According to the Washington Post this morning, "experts familiar with Metro's operations focused last night on a failure of the signal system and operator error as likely causes of yesterday's fatal Red Line crash."
At this morning's press conference, an NTSB spokeswoman said it recommended Metro retro fit or phase out 1000-series cars. They did not.
NTSB also recommended adding sensors to 1000-series cars. WMATA did not.
UPDATE: WaPo now reporting the"train car that slammed into another on the Red Line yesterday evening was two months past due for scheduled maintenance on its brakes."
After several months all up in Metro's grill, we felt pretty confident that yesterday's tragic carnage is on WMATA. If we end up being wrong, we'll close this blog down.
We've been documenting, and often laughing at, Metro's problems for several months now. What started as a breezy lark, has turned into something much more than we ever thought it would be.
“How could we possibly fill a blog up with stuff about Metro?” we asked ourselves back in January.
Until yesterday, it has been embarrassingly (for Metro) easy—and fun (for us).
Some said we were nitpicking Metro, but we always believed the warts we could see as riders were symptoms of a deeper sickness.
And with yesterday's “mechanical failure” (that is what Metro was calling it for a while), it all stopped being fun and funny.
Metro's problems aren't humorous any more, they're deadly.
Sure, we chuckled about how drivers could not remember how many cars were on their train; one reader wrote about how he had to escape from a crippled car; we have written about what seems like poor driving by Metro operators and how a crippled train had to be pushed by another train after it got stuck under the Potomac. (During this incident communication breakdowns seemed only to make the situation more precarious. A precursor, perhaps?)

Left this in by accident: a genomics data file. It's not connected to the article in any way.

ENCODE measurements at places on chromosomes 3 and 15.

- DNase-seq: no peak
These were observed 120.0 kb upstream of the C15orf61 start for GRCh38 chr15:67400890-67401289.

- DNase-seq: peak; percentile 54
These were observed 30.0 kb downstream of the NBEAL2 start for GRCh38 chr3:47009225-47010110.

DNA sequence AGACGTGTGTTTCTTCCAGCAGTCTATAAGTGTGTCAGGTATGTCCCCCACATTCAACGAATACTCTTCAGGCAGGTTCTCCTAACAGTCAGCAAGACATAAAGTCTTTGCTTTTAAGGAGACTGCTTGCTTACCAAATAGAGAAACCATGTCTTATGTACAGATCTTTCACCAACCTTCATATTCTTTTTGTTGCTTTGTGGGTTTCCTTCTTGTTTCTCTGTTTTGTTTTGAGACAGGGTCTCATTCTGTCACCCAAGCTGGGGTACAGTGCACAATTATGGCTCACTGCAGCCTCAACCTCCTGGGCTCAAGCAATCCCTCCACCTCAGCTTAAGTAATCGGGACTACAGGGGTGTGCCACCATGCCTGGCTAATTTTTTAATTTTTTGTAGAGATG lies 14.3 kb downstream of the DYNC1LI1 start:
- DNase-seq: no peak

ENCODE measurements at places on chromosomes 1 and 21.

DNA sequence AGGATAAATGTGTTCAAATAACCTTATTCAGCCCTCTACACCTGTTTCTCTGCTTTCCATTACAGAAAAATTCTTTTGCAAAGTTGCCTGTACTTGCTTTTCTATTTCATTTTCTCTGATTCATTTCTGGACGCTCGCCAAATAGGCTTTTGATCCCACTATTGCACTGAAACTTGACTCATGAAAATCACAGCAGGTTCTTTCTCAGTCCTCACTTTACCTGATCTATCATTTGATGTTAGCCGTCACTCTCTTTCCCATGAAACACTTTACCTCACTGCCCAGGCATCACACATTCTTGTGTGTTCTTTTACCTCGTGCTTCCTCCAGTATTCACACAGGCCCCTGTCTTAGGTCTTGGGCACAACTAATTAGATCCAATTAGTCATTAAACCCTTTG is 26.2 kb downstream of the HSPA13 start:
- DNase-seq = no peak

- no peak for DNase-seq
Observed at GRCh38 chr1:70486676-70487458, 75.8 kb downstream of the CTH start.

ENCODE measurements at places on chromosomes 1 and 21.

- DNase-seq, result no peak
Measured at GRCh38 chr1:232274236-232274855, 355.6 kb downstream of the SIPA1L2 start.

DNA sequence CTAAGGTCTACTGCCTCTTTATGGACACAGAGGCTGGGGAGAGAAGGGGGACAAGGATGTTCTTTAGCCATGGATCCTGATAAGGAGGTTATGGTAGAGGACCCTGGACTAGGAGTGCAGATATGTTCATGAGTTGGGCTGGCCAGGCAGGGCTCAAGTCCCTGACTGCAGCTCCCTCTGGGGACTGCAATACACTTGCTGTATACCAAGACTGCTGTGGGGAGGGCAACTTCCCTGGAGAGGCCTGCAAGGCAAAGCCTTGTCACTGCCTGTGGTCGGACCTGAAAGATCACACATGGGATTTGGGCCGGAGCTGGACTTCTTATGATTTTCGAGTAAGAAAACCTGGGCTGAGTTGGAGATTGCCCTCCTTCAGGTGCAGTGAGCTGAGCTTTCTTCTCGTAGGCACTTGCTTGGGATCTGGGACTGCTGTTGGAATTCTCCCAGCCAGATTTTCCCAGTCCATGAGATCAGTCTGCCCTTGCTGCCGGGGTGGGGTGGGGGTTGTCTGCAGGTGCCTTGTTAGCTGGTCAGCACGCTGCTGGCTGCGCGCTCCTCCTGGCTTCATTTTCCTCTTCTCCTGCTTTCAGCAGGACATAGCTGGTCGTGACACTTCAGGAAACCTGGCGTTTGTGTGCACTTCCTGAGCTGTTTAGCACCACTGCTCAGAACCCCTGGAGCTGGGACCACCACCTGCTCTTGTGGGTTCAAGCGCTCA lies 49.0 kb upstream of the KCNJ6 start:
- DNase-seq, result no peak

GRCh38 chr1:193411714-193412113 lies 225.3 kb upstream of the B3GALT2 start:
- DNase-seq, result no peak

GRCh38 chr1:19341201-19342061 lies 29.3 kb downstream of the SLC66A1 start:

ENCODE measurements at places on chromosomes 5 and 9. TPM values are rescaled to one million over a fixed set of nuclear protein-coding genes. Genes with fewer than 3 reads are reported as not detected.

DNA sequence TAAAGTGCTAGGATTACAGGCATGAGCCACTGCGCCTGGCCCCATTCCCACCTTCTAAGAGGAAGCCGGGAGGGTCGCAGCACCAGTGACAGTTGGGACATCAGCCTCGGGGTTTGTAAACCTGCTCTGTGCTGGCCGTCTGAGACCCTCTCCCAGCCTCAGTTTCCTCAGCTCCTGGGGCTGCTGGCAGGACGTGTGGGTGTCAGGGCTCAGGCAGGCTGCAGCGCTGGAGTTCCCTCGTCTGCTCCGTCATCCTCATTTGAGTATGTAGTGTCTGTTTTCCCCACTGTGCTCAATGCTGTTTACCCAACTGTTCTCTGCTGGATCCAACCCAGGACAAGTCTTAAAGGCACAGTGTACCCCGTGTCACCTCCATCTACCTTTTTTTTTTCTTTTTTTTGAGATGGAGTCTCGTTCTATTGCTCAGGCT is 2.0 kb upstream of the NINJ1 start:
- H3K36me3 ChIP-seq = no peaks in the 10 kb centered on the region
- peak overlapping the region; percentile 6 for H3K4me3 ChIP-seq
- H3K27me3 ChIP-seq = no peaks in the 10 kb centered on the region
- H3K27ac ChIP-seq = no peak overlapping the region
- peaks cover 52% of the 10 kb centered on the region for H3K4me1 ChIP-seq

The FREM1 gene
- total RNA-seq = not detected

Time and time again, we've conveyed riders' irritation, anger and exasperation about consistent delays and breakdowns. Here, here, here, here, here, here, here, here, here and here.
And it only seemed to get worse.
We've documented how Metro employees don't seem to take their jobs seriously, and when they do, they're mean and meaner about it.
We wrote about how Metro workers don't follow Metro's own rules, eating in the system and parking for the entire day at the Kiss and Ride. Who knows what else?
We started this whole thing just a few months ago, and ALL that has happened.
It's an incredible litany of dysfunction.
We got so fed up with Metro that months ago we asked readers if GM John Catoe should step down.
Instead, he was awarded best mass transit manager in the U.S., basically hanging his hat on Metro's safety record.
Suddenly, Metro doesn't feel so safe. All those past herky jerky rides make us wonder what was happening in those dark tunnels that we couldn't see.
Today, very sadly, many area families will never see a loved one again. Many are injured. The commute for tens of thousands will be snarled for days in the nation's capital.
Metro and the jurisdictions that fund Metro should be ashamed of themselves. Not only have they seen fit to provide us a third rate mass transit system, they now have a system that kills its passengers.
Crashworthiness of Metro cars (City Paper)
Previous crashes (NBC Washington)